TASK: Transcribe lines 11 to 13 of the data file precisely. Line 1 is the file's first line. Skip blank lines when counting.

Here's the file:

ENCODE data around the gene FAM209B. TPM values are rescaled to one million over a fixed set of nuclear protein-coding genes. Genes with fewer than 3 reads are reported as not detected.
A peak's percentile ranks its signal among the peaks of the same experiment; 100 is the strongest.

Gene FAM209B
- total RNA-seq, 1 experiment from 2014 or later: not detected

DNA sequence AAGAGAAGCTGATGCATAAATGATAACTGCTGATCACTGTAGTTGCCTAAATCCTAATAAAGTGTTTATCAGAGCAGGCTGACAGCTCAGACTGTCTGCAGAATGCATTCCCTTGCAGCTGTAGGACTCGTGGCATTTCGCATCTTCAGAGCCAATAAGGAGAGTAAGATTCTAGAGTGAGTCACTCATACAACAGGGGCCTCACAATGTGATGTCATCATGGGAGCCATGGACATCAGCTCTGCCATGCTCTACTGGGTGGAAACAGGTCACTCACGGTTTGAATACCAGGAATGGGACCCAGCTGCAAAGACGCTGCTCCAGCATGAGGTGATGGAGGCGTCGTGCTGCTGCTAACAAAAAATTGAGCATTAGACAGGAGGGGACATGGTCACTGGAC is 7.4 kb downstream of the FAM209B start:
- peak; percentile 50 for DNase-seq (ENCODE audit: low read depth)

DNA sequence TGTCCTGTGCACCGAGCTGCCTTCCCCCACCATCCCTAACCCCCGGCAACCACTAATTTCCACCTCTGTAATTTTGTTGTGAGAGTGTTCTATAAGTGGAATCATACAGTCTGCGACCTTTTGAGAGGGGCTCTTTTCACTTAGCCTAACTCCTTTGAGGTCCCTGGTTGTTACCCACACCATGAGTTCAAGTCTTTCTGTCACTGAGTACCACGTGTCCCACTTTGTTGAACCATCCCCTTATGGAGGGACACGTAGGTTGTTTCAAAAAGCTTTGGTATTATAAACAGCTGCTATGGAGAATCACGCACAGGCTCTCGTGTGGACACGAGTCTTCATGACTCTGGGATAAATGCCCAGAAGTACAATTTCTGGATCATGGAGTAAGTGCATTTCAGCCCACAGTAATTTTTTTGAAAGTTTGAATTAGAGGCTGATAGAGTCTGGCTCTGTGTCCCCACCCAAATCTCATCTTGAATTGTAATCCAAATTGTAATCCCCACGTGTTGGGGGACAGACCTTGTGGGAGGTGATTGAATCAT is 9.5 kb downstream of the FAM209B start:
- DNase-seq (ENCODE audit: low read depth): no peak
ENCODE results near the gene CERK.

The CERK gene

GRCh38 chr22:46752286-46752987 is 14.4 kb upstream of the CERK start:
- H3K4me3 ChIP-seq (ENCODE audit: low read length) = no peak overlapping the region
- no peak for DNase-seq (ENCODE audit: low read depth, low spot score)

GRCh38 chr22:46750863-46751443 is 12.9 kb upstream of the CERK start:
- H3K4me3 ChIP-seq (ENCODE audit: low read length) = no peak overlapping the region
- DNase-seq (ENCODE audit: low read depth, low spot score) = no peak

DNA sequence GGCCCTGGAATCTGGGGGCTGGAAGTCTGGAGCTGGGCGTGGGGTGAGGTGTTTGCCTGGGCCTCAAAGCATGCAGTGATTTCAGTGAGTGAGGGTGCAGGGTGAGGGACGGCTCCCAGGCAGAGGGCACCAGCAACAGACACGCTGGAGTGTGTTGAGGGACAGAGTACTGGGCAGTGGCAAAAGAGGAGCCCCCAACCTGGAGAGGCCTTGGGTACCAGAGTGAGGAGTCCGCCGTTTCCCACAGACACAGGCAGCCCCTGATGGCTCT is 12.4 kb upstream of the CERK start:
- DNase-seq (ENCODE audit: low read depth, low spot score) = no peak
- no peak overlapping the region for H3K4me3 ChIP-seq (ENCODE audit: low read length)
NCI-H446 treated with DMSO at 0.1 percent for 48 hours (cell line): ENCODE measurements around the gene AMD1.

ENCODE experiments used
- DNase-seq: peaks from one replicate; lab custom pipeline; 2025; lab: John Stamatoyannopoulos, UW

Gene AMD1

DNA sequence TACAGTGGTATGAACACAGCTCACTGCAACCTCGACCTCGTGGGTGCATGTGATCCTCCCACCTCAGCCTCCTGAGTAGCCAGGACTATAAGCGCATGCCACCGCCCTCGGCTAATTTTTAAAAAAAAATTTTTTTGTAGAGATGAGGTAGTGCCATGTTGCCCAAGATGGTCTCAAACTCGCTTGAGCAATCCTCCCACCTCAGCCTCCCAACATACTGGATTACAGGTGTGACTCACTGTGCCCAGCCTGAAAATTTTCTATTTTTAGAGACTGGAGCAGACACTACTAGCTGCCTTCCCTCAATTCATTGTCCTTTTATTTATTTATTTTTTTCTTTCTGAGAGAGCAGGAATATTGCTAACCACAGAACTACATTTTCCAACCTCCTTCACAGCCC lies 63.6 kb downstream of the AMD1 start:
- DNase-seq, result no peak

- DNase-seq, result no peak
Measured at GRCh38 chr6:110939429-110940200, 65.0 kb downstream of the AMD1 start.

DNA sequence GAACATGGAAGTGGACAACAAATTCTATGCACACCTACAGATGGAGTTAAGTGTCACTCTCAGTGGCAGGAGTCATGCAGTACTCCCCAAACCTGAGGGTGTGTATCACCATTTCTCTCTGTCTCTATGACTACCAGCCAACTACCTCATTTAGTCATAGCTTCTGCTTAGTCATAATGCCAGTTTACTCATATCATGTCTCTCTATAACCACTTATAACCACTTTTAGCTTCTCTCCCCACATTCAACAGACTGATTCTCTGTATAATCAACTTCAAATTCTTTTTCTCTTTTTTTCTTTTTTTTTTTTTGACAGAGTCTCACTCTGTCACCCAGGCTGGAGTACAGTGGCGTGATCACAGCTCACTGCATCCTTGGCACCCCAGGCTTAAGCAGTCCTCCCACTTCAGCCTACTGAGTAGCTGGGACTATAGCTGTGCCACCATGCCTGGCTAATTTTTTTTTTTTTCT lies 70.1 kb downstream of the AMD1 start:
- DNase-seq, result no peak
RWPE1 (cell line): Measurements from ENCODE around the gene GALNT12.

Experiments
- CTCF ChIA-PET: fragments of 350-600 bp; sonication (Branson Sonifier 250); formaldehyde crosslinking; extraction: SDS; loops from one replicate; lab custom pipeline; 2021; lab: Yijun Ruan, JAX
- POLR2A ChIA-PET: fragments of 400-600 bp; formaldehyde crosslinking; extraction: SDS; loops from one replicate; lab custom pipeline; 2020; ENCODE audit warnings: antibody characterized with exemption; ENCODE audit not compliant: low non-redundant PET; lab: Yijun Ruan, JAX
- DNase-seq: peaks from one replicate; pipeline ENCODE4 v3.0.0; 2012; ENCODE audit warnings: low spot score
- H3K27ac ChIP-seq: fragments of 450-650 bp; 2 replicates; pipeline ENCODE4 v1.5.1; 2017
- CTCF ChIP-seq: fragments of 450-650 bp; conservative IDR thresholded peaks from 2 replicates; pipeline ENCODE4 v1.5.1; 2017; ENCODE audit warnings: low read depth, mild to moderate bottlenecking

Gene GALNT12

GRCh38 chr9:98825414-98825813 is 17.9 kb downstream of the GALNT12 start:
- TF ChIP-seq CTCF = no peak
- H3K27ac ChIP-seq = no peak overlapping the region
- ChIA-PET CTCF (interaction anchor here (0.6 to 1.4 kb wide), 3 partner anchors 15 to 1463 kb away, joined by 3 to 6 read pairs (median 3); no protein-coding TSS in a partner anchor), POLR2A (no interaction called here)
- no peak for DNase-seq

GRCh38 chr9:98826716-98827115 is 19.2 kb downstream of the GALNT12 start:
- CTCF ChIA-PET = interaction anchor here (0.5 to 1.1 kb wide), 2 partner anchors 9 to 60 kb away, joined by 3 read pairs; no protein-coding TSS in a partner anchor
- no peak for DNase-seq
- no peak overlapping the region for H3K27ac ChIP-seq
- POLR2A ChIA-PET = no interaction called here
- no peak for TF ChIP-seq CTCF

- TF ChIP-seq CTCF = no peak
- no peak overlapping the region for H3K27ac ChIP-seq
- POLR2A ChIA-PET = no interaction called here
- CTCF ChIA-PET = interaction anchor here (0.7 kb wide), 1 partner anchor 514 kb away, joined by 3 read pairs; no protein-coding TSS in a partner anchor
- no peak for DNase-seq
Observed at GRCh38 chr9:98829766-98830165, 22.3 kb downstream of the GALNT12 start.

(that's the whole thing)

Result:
GRCh38 chr22:46752286-46752987 is 14.4 kb upstream of the CERK start:
- H3K4me3 ChIP-seq (ENCODE audit: low read length) = no peak overlapping the region
- no peak for DNase-seq (ENCODE audit: low read depth, low spot score)